Lawmakers should also vote down proposed legislation to criminalize the “propaganda of homosexuality”, something that is being debated in Parliament at the moment.
“People have been beaten and in one case murdered because of their real or perceived sexual orientation or gender identity.
Most of these crimes have not been properly investigated and have gone unpunished,” said Max Tucker, an Amnesty International expert on Ukraine.
“To add insult to injury, the possibility of attack is now routinely used as an excuse to deprive gay, lesbian, bisexual, transgender and intersex (LGBTI) people of their rights to express themselves and to hold public events in a peaceful manner.”
The Amnesty International report
Nothing to be proud of: Discrimination against LGBTI people in Ukraine, exposes endemic discrimination by officials and members of the public towards LGBTI people.
Attacks on LGBTI people are fuelled by negative stereotypical and discriminatory statements from elected government officials and church leaders.
Rather than addressing discrimination against LGBTI people, Parliament is now discussing proposals to criminalize the “propaganda of homosexuality,” measures that would restrict fundamental human rights, including freedom of expression and assembly.
Antidiscrimination and hate crimes provisions now on the books do not cover sexual orientation or gender identity.
For example, a 2013 law "On Principles of Prevention and Combating Discrimination in Ukraine" does not include sexual orientation or gender identity as prohibited grounds for discrimination.
Ukrainian authorities do not adequately investigate or prosecute acts of violence motivated by bias.
In fact, those working for the police, prosecutors and other government offices routinely express negative stereotypes about LGBTI people, calling into question their willingness to afford everyone equal protection of the law.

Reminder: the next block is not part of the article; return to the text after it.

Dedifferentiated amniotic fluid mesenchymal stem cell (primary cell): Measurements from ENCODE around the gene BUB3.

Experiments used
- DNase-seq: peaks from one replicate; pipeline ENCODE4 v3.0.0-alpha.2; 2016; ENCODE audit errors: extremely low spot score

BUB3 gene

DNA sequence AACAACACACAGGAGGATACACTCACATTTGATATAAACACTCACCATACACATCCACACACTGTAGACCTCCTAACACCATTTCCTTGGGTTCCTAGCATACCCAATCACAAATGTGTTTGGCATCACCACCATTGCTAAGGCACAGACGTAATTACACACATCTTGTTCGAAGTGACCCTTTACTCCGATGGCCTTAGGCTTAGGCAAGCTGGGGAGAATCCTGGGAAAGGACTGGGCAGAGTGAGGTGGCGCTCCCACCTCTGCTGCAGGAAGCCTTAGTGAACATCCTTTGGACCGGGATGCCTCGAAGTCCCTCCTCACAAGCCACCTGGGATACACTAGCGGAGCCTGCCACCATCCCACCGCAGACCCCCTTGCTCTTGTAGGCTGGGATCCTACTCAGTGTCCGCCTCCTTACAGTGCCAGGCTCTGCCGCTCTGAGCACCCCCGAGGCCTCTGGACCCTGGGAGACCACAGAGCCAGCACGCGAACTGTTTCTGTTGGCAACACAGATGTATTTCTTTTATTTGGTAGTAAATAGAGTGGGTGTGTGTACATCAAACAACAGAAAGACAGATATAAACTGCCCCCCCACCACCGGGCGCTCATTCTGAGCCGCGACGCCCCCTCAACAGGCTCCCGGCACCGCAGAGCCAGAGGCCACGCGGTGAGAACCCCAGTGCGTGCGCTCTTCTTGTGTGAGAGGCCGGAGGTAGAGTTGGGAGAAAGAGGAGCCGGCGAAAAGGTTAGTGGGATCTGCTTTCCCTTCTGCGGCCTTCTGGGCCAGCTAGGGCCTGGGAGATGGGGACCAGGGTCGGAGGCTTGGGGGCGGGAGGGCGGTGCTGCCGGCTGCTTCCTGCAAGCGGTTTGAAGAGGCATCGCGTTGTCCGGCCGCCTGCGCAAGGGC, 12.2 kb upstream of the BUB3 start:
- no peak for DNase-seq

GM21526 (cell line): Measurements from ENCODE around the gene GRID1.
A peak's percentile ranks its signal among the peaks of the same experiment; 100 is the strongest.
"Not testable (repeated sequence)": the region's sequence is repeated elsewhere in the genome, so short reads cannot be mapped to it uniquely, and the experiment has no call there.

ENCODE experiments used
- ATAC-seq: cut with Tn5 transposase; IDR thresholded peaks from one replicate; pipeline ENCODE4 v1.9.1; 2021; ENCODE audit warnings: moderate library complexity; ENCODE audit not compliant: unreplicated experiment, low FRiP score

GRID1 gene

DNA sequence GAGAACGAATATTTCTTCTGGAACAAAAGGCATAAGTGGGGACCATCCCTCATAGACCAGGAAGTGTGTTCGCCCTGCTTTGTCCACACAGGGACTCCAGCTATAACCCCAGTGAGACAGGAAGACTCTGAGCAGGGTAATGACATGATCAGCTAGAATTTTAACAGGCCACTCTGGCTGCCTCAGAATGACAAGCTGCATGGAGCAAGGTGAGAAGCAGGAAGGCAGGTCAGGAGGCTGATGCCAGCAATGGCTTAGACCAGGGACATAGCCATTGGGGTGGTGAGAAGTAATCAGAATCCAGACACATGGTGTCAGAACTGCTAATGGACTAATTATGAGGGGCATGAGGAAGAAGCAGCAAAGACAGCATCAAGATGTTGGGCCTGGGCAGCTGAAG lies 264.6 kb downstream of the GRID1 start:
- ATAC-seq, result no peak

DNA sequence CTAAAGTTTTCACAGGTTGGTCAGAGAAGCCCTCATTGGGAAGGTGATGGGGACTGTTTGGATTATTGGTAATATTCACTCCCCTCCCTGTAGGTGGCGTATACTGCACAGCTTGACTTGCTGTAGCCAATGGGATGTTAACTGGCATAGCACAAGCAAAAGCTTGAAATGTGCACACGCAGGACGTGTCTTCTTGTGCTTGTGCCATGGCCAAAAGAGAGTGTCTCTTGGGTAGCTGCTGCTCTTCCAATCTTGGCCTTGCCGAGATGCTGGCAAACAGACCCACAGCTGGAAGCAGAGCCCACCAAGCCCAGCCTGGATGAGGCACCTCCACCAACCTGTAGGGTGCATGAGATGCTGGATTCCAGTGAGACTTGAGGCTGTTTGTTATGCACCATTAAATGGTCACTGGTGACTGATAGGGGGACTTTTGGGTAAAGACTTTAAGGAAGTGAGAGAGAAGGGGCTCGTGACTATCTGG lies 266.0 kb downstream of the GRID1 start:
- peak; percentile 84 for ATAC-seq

A Ukrainian non-governmental organization (NGO) received 29 reports of violent attacks against LGBTI people by members of the public in Ukraine in 2012, and 36 reports of threats of violence.
It has also has documented 49 cases of human rights violations committed by police against LGBTI people, including illegal detention, blackmail, torture and other ill-treatment in 2012.
Armen Ovcharuk, a young gay man, was hit on the head as he left a gay nightclub in Kiev in the early hours of 22 October 2012.
Witnesses called an ambulance.
His friends reported the crime the following day and an investigation was subsequently started.
Armen died of his injuries on 27 October, but so far Amnesty International has received no response from the Ministry of Interior about the progress of the investigation into the attack, or whether it has been recorded and investigated as a hate crime.
Mykola Lebed was with friends in a bar in the town of Rivne on 2 March 2013 when he was assaulted by a group of men at a nearby table who had been drinking heavily.
His nose was broken and his eyes were blackened.
When the police arrived, they spoke to the attackers, but did not arrest them.
They reportedly told Mykola Lebed that the assailants were part of a ‘higher structure,’ a phrase that suggests that they were officials from the prosecutor’s office.
To date, no pride march of LGBTI supporters has yet taken place in Ukraine.
A march planned for last May was cancelled at the last moment because of threats of violence and the failure of the Kiev police to put in place adequate security measures to protect marchers.
Immediately after the cancellation, and in the months that followed, some of the organizers were targeted and attacked with tear gas because of their association with the event.
None of the investigations into these attacks has been concluded.
Other public events by LGBTI groups have been attacked by extremists, with the police not only failing to protect, but rather prosecuting LGBTI activists for exercising their right to freedom of peaceful assembly.
“The police must guarantee adequate police protection for LGBTI groups seeking to demonstrate peacefully. The police’s failure to adequately protect the participants and organizers of last year’s Kiev pride march amounts to a violation of the participants’ right to freedom of assembly,” said Max Tucker.
“The police must redress this failure by professionally ensuring Ukraine’s first LGBTI pride march takes place on 25 May in Kiev without hindrance and with adequate police protection.
A further failure to protect LGBTI groups exercising their right to peaceful assembly would not bode well for Ukraine’s aspirations to move closer to the European Union.
“If the government of Ukraine is to succeed in these ambitions it must bring its legislation into line with European human rights standards. It must ensure that all people, including LGBTI people, are treated equally.”
Source: Amnesty International